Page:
The Corner

Casey Anthony and the “CSI Effect”

While I have little doubt that the Casey Anthony jurors will break their silence soon enough, I do wonder how much the not guilty verdicts were due to the well-known (to lawyers anyway) “CSI effect.” Put simply, the CSI effect is short-hand for the enhanced expectations jurors have for forensic evidence — and corresponding disregard for circumstantial evidence — as a result of watching crime and punishment shows on television. And the Anthony trial was notable for its strong circumstantial evidence and serious lack of conclusive forensics.

The very existence of the CSI effect is controversial, with prosecutors eager to recount examples of jurors with utterly absurd forensic expectations but with little empirical evidence to back up the anecdotes. It strikes me, however, that a high-profile case like the Anthony trial is exactly the kind of case where jurors’ forensic expectations would be sky-high.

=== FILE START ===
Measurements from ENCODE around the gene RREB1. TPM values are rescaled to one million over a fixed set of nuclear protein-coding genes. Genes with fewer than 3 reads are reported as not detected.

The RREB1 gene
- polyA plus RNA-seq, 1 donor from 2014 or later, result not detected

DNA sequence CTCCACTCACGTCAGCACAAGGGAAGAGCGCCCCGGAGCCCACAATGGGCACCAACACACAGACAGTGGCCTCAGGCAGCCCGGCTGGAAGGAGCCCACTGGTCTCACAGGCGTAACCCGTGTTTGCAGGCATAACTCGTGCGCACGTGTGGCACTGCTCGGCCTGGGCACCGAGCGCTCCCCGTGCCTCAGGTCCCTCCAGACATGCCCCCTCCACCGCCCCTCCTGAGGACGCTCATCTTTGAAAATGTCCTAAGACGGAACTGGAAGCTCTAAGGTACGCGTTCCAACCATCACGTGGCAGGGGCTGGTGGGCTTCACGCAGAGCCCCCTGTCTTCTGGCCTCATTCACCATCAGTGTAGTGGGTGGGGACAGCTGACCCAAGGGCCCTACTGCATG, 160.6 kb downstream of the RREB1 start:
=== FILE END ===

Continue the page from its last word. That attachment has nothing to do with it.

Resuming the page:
But the prosecution couldn’t deliver. Its forensic evidence was weak (the cause of death couldn’t even be established), the crime scene itself was arguably tampered with, and the forensic evidence that did exist (like the decomposition smell in the trunk) hardly qualified as scientific. Instead of forensics, the prosecution appealed to common sense and circumstances. But it wasn’t enough.

David French is a senior writer for National Review, a senior fellow at the National Review Institute, and a veteran of Operation Iraqi Freedom.

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